Quantitatively Qualifying Prospects
This is a lot easier than the qualitative part. I go through and I pull the Domain Authority, mozTrust for all my remaining prospects. For most industries, I like to see a Domain Authority score of 35 or higher. In some industries though, this doesn’t happen and you have to rely more on the gut test of does this feel like a real blog that would provide value if I post here.
A note on Domain Authority – For subdomain blogs on Blogspot and WordPress.com, I usually take the Page Authority score of the homepage and subtract 5-10 points (depending on the current moz index). I’ve found that usually the Domain Authority of a site is about 5-10 points lower than the homepage Page Authority. Using this modified metric for Blogspot and WordPress.com subdomains gives you a more accurate Domain Authority metric.
I like to use mozTrust to add a second level of verification to Domain Authority scores. If the DA is high, but the mozTrust is pretty low (ex: DA 50, mT: 1.8), it is indicative that the site is a bit spammy and you probably want to pass on a post there.
Guest Post Outreach Emails
Again, not too tough. Be genuine and try to offer value. The burden is on you to provide proof that you can add value – bloggers get tons of guest posting requests every day, your pitch needs to stand out. Here is an overview of what I like to include in my emails:
- Compliment – tell them something you liked about a post. Be specific and look at a couple posts back, not the most recent one
- Topic suggestions – give a couple suggestions for what you could write about, don’t ask them to come up with a topic
- Flexibility – while you should suggest a topic, let them know that you’re flexible and are willing to change if they don’t think it’s a great fit
- Call to action – always ask them to respond in someway!
Whatever you do, don’t send a template email where you paste in someone’s name and their URL. This is super obvious, especially when it gets messed up and the wrong site or name gets emailed out!
Instead, take some time and write a personable email. If you’re having a bit of trouble, this trick helps me: I pretend that the site is one of my friends and I write it like my friend is going to be the one reading it.
Tracking Your Outreach
Again, this is pretty simple; there are a lot of different tactics from spreadsheets to outreach CRM software such as BuzzStream. I’ve used and like BuzzStream and it’s great if you have a team. If it’s just you, you can get away with a spreadsheet. I have a Google doc spreadsheet that I use to track my efforts. You can check it out here, just make a copy for yourself to use.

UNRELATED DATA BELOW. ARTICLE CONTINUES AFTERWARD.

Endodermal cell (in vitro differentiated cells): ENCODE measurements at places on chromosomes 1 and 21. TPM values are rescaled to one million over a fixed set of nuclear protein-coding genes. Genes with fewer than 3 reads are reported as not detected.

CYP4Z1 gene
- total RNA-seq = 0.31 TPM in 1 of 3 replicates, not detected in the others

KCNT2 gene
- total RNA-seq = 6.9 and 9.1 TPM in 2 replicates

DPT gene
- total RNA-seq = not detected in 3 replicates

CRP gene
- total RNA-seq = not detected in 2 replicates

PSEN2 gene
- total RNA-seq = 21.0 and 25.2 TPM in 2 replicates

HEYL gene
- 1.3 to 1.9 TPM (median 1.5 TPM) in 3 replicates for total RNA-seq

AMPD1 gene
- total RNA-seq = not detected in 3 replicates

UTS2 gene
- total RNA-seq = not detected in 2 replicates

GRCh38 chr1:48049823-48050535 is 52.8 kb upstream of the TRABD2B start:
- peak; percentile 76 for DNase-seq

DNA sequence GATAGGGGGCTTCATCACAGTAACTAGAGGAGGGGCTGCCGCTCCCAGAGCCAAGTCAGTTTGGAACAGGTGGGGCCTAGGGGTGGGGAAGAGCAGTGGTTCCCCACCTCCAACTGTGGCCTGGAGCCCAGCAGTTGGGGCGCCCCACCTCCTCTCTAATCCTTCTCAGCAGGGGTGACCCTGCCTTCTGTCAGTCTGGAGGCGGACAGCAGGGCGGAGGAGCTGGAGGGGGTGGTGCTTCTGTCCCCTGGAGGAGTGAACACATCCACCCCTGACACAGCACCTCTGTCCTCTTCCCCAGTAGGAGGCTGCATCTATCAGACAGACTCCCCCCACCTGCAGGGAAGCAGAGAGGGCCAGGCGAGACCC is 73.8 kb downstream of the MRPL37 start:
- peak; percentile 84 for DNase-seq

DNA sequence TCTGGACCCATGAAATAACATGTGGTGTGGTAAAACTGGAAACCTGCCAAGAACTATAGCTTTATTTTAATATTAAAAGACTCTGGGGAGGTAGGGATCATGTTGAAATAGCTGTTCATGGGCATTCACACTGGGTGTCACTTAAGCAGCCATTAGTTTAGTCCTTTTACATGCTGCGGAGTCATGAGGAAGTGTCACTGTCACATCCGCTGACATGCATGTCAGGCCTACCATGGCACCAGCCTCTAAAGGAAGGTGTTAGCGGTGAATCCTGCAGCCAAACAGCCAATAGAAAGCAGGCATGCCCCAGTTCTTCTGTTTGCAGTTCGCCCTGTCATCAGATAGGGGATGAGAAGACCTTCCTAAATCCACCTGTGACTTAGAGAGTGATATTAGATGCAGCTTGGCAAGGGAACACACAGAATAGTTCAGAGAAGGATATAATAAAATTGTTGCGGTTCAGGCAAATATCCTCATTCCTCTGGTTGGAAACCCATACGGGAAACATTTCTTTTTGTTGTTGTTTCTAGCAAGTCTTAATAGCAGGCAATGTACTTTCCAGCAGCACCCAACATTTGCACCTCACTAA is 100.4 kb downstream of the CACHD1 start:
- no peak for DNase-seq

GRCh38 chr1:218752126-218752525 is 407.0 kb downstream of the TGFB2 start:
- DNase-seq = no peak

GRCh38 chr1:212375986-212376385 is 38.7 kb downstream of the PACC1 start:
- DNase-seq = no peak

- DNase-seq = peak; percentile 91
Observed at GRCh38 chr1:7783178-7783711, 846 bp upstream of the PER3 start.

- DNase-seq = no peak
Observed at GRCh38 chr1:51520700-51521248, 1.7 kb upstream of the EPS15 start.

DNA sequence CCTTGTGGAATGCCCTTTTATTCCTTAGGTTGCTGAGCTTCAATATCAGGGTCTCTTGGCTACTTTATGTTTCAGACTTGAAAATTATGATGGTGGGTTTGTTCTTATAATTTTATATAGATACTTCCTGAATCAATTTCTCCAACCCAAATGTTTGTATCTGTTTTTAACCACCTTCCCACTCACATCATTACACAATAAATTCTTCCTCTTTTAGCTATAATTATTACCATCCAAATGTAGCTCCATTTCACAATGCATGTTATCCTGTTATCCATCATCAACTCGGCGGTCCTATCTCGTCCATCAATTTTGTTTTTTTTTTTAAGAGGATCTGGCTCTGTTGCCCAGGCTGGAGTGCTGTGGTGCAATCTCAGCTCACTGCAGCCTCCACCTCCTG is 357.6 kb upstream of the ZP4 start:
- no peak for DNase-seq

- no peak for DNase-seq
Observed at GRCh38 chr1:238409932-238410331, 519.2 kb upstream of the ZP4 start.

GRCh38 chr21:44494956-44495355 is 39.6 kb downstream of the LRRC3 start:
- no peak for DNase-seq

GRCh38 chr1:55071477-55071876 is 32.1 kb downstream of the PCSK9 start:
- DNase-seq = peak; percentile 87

Writing Content & Links
The content that you provide bloggers with needs to be exceptional; the quality that you would put on your blog. There are a few reasons for this. First, this is an opportunity to expose your brand to a new market – you want to make the best impression possible. Your content needs to top notch and you need to deliver a lot of value to the blog and their readers in order for the community to want to take the step to learn more about you and your company.
Second, bloggers get a ton of crappy content (and you want to stand out right). I’ve had people send me crappy content and usually my first reaction is “I can’t put this on my site”. You should be giving the bloggers content that leaves them saying “wow, this is great” not “wow, I would need to edit this a lot”. If your piece needs a lot of editing, it’s not going to see the light of day. Guaranteed. No one has time to edit your post for you.
This means that you can’t hire someone for 10 cents a word, you need to either write good content yourself or you need to hire a good copywriter – one that has English as their first language. You should expect to pay a good copywriter $100 – $300 per post depending on the length and amount of research needed.
This is where a lot of people get in trouble – they get greedy and go after exact match anchor text. This creates two problems. First, most bloggers don’t like this and will either simply remove your link or reject your post. Either way you lose. Second, if you are able to get your exact match anchor text live on a lot of sites, you can run into some algorithmic problems with Google. When you have a lot of exact match anchor text, you run the risk of tripping an over optimization filter at Google. If this happens, all your work is out the window.
Instead, I like to focus on building brand name anchor text, focus on building up the raw authority of the site and let the on-page optimization do the keyword targeting for you. Occasionally, if I find an exceptional blog, I will use phrase match anchor text. This is using part of your primary keyword phrase instead of the whole exact match phrase.